The artist with a real thirst for his work If art is a matter of taste, then Motoi Yamamoto must be a truly seasoned professional, creating incredible sculptures and intricate mazes entirely out of salt. An exhibition of the Japanese artist's work is currently
showing at the Hakone Open-Air Museum in Kanagawa, Japan, where it is causing quite a stir.
The story behind Yamamoto's unusual technique is sad and tragic. He was a third-year student at the Kanazawa College of Art in 1996 when his younger sister died aged 24, two years after being diagnosed with brain cancer.
To both ease his grief and honour her memory, Yamamoto started working on a series of salt installations.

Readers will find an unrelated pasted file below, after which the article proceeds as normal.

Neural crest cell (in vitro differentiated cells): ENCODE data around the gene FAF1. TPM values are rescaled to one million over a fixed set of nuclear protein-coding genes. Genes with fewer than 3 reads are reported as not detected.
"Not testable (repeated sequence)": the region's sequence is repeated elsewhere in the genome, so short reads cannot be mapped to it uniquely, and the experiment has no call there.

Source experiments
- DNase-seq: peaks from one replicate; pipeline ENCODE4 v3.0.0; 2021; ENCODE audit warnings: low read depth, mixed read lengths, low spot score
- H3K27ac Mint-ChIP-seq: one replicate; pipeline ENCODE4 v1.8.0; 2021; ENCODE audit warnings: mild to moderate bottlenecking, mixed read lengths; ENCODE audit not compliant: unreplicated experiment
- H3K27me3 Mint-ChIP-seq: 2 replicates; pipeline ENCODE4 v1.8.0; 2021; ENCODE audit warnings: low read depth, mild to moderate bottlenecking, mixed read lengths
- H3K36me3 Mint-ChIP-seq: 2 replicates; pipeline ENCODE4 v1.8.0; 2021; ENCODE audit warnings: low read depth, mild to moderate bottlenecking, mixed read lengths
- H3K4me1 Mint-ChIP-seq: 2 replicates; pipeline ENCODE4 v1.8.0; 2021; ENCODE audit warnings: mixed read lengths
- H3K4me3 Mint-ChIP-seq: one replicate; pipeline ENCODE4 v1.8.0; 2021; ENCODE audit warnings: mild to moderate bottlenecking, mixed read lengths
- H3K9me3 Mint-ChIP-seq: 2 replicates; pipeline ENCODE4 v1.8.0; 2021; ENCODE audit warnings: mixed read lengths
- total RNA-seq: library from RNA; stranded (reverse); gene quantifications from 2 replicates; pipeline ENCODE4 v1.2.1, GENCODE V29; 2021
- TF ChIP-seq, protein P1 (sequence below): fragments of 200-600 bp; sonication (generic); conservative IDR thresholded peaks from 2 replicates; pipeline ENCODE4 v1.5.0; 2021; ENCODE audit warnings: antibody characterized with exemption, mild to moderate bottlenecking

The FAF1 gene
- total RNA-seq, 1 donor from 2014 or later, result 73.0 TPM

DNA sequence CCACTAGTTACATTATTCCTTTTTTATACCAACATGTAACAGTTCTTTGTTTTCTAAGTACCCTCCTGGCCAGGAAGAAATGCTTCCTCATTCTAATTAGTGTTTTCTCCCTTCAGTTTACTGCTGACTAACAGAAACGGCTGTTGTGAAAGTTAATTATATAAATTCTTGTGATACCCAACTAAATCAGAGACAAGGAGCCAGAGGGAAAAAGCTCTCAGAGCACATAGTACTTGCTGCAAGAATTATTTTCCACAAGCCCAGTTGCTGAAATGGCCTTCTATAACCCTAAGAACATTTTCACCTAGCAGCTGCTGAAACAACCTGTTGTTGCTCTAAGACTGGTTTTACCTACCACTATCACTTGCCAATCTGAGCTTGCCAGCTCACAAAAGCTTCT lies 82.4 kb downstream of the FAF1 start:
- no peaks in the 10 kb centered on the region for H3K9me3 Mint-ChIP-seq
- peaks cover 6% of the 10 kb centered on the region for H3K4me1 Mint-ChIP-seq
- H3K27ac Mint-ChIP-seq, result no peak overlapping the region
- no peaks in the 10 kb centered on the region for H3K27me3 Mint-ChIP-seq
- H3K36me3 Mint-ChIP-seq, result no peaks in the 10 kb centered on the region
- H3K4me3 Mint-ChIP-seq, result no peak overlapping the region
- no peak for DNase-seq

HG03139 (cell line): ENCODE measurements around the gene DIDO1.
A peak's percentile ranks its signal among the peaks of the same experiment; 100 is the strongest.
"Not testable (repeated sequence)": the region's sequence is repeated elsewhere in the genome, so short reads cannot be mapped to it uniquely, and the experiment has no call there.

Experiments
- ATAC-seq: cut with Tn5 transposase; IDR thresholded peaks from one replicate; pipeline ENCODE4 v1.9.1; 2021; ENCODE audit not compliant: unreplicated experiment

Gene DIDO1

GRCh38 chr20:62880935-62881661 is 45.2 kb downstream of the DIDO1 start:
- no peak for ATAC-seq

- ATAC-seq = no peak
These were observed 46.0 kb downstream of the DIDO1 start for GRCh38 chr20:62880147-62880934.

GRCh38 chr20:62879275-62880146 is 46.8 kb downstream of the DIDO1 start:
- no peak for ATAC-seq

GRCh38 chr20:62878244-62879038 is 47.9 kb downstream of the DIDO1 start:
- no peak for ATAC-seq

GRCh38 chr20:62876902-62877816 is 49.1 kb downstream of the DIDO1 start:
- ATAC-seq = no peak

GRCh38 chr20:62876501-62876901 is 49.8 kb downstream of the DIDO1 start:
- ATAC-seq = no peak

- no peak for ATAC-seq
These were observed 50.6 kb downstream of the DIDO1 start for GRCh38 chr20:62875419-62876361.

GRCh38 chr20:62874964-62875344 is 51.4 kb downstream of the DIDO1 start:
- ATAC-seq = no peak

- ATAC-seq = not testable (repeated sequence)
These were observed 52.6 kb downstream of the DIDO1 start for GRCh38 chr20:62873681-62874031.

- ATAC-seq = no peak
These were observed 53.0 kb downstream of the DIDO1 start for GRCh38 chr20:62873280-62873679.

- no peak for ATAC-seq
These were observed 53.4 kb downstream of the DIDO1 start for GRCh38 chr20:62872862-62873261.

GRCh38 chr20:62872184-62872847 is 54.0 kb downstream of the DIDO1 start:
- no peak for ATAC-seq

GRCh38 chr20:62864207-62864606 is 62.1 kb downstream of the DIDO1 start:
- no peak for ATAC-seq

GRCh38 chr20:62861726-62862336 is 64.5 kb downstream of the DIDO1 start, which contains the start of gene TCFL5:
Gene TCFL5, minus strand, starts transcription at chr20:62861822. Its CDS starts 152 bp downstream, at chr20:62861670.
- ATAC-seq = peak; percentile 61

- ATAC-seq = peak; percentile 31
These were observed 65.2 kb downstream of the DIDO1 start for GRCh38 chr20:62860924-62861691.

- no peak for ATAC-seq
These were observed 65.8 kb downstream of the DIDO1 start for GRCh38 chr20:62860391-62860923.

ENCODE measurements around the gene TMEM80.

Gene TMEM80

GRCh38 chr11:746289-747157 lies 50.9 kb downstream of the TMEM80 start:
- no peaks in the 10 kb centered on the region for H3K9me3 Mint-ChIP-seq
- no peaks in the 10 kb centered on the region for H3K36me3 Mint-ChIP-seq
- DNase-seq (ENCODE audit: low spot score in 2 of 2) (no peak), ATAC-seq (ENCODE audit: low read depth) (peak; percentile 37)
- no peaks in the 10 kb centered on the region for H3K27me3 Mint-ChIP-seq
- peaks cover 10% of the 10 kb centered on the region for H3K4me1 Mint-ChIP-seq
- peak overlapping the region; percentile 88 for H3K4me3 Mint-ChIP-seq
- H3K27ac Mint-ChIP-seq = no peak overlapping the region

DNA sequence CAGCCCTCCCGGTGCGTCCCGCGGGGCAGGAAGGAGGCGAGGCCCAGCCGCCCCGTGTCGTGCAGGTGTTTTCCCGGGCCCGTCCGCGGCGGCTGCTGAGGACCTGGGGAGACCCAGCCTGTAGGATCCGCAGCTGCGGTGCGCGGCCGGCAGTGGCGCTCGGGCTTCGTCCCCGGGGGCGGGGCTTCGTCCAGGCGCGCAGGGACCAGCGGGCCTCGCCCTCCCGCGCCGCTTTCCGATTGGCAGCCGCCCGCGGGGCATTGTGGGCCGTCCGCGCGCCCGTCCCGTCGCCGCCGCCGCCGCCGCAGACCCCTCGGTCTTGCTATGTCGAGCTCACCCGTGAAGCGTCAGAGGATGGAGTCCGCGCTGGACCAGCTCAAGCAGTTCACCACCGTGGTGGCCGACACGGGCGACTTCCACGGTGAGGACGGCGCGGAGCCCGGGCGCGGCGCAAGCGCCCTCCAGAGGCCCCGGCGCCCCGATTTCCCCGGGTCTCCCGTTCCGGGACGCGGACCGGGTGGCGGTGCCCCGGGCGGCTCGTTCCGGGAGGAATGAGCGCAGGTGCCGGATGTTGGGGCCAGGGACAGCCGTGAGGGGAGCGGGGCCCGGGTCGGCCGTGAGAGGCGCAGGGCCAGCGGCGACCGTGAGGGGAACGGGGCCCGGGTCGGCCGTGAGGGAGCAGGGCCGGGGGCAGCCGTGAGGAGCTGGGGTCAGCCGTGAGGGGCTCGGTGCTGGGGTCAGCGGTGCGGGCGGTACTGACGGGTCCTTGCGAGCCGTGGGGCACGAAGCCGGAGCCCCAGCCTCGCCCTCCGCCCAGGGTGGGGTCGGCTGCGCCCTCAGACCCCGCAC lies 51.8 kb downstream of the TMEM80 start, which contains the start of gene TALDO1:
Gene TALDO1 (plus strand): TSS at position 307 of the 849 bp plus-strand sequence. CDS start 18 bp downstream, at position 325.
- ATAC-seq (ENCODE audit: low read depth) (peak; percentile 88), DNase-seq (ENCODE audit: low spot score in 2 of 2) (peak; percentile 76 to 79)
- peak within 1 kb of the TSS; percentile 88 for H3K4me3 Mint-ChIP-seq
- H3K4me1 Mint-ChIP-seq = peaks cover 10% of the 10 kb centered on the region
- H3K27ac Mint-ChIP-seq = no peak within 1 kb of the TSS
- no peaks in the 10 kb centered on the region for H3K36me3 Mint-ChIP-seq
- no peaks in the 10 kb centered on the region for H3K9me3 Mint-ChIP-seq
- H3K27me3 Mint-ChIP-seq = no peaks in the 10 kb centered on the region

Salt has a special place in the death rituals of Japan, often being handed out to people at the end of a funeral so they can sprinkle it on themselves to ward off evil.
Yamamoto creates the amazing floor installations by filling a plastic bottle, usually used for machine oil, with white salt and then painstakingly sprinkling it on the floor.
He said: 'Drawing a labyrinth with salt is like following a trace of my memory. Memories seem to change and vanish as time goes by.
'However, what I seek is the way in which I can touch a precious moment in my memories that cannot be attained through pictures or writings.
'I always silently follow the trace, that is controlled as well as uncontrolled from the start point after I have completed it.'
At the end of an exhibition Yamamoto always requests that the salt is returned to the ocean to make its journey come full circle.